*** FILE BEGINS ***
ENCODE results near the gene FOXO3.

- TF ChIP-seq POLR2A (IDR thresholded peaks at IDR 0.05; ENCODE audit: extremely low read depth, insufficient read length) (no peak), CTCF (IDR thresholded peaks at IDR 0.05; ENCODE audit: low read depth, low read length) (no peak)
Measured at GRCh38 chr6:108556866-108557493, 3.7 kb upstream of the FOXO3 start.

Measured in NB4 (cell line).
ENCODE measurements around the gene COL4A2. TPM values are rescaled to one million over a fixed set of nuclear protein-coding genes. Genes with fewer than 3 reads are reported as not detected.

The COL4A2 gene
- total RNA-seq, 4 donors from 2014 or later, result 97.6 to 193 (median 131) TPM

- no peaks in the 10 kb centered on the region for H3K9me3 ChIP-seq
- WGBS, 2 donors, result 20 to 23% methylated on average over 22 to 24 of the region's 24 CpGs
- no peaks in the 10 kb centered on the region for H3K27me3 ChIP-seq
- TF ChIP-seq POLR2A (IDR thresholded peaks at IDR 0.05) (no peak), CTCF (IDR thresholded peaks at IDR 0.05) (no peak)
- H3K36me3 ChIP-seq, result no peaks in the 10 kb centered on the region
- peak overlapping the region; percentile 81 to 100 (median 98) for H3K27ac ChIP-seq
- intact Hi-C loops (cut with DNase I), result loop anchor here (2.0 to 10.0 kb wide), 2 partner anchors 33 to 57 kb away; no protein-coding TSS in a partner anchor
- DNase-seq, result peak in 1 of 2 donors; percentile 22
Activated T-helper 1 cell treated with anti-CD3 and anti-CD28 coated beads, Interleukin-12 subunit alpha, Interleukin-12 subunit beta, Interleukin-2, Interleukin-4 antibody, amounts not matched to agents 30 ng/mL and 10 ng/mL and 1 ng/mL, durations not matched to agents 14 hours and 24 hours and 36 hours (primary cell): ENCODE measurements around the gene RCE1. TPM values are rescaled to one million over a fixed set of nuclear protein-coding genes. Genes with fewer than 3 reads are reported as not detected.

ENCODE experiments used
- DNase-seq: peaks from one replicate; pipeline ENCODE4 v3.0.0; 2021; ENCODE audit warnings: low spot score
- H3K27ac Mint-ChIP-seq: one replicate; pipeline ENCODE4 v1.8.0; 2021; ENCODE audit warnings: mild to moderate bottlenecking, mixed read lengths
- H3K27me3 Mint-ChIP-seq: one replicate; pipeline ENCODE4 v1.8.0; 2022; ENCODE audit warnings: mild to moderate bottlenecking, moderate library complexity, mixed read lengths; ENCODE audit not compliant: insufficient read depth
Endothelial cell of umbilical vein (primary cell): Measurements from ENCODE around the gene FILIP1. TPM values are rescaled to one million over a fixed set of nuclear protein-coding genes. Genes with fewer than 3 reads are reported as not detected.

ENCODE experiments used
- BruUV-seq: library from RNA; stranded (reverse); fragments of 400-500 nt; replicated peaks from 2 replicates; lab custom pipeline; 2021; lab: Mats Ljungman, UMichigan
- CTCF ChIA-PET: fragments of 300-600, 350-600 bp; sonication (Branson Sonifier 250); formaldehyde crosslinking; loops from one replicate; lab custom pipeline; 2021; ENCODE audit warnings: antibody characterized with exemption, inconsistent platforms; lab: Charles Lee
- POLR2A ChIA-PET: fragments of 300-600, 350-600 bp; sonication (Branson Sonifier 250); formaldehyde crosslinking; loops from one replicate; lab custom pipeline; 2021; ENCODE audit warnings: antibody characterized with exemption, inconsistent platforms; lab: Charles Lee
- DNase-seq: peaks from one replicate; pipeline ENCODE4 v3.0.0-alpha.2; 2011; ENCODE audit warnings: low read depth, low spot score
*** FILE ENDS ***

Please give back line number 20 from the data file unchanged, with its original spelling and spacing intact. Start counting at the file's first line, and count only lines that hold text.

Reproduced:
- H3K27me3 Mint-ChIP-seq: one replicate; pipeline ENCODE4 v1.8.0; 2022; ENCODE audit warnings: mild to moderate bottlenecking, moderate library complexity, mixed read lengths; ENCODE audit not compliant: insufficient read depth